Should I Pay Off Debt With My Income Tax Refund or Put it in Savings?

Lowering debt and increasing savings can provide greater financial security.

Lowering debt and increasing savings can provide greater financial security.

There is nothing quite like a tax refund to put a smile on your face. It's almost like it's free money. But once you get it, you have to decide what to do with it. Rather than blowing it on a big screen TV or a trip to Cancun, you might consider using your tax refund to make your financial situation more secure by increasing your savings or reducing your debt.

Taking Stock

The decision to pay down debt or build up savings is a personal one that should be dictated by your situation. Before you make a decision to do either, take stock of where you are financially. You need to know your net worth, which is what's left over after you subtract your liabilities from your assets. You should know your monthly cash flow, which is what's left over at the end of the month after you pay all of your bills. You should also have a budget that tells you how you plan on spending your money each month.

Emergency Fund

When it comes to paying down debt or building up savings, financial experts come down on both sides fence. One factor to consider before making that decision is whether or not you have an emergency fund in place. An emergency fund is a minimum amount of money in a safe, readily accessible account, such as a savings or checking account, that you use to handle minor financial hiccups, for example, if a tire blows out or if your washing machine dies. Your emergency fund keeps you from going into additional debt for unexpected expenses.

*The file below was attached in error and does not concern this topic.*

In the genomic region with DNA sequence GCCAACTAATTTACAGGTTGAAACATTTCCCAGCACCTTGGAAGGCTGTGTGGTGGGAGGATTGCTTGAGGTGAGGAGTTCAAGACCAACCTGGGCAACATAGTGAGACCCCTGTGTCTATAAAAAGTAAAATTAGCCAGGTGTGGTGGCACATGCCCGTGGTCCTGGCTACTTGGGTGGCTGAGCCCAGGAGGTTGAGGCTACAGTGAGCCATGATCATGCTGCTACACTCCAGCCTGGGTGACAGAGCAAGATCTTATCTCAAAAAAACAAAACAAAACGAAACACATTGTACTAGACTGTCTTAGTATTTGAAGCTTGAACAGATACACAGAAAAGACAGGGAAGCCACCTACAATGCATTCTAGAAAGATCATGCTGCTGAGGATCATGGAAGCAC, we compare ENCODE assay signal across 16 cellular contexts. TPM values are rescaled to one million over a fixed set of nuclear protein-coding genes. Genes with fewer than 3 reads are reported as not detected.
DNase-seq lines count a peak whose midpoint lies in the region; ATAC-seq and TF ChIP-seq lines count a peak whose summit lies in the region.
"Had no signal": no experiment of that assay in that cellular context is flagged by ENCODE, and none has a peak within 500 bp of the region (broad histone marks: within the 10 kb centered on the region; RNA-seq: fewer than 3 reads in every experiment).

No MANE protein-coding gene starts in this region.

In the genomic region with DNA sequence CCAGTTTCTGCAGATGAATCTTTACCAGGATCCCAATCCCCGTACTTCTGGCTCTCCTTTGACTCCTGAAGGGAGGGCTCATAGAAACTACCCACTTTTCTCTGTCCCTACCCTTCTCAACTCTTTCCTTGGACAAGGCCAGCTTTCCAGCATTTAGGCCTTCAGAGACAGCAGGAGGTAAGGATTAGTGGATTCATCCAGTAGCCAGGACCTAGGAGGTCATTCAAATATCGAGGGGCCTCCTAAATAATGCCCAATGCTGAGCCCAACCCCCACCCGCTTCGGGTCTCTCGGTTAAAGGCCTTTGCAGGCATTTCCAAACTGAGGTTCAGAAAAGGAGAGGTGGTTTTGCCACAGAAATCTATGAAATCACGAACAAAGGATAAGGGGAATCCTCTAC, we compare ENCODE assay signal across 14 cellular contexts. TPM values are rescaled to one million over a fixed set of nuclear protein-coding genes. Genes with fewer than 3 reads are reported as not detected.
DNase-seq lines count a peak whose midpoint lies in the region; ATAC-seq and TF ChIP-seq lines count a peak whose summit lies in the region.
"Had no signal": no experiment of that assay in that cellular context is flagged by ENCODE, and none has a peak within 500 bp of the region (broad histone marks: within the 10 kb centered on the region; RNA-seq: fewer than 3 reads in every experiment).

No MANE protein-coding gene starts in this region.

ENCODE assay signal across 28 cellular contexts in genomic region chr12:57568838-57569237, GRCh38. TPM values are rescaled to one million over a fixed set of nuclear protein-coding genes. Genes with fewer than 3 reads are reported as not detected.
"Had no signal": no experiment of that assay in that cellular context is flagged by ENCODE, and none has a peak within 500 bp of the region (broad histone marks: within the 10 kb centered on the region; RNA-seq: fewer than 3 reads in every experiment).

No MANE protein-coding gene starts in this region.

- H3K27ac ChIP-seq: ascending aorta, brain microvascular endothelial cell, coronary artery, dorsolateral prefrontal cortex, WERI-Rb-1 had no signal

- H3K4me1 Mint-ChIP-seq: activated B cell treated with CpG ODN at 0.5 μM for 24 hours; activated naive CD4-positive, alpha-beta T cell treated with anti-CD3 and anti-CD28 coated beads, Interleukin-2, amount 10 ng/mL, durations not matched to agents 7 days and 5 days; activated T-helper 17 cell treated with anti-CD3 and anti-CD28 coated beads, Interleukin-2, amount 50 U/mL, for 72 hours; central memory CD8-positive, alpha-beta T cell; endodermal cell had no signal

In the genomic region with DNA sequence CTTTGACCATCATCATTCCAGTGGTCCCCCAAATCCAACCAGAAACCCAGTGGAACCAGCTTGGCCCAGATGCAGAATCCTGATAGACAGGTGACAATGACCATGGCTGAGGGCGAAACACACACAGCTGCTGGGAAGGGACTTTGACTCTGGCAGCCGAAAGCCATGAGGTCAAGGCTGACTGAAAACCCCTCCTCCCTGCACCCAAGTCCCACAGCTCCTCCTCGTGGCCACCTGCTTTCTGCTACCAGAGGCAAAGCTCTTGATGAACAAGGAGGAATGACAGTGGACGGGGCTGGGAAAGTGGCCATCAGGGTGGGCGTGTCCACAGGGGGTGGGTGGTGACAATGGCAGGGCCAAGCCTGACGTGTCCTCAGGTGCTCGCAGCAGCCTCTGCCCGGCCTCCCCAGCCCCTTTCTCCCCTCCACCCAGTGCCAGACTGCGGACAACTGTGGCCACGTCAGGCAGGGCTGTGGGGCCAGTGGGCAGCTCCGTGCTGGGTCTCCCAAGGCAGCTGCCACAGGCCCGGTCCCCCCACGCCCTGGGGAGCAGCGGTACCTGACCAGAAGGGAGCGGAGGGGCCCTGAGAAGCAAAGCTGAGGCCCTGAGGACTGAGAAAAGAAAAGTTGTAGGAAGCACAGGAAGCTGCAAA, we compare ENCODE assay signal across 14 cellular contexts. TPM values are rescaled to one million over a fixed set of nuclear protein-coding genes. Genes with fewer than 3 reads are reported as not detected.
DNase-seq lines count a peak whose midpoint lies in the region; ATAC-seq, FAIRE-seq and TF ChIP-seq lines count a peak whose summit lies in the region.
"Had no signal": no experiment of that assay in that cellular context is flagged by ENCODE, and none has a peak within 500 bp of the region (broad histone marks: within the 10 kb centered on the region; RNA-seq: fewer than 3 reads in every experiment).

High Interest Debt

The argument can be made that you are better off paying down high interest debt, such as balances on your credit cards, rather than putting your tax refund into savings. The comparisons seem to bear the argument out. If you put $1,000 into a saving account earning 2 percent interest, at the end of a year you would earn $20. Your $1,000 credit card balance, with an interest charge of 15 percent, would cost you $150 during that same year. You'd save $130 by paying off your credit card rather than putting the money into savings.


You can't really make the decision between paying down debt or putting your tax refund into savings in a vacuum. Run your financial situation numbers using a variety of different scenarios. If you have enough money in savings to handle minor emergencies that may arise, you'll probably be better off paying down your debt. If you pay off debt without having an emergency fund and an unexpected financial need arises, you are likely to go back into debt to pay that need. Your best bet might be a combination. Save a portion of your tax refund and use the rest to pay down your debt.


About the Author

Mike Parker is a full-time writer, publisher and independent businessman. His background includes a career as an investments broker with such NYSE member firms as Edward Jones & Company, AG Edwards & Sons and Dean Witter. He helped launch DiscoverCard as one of the company's first merchant sales reps.

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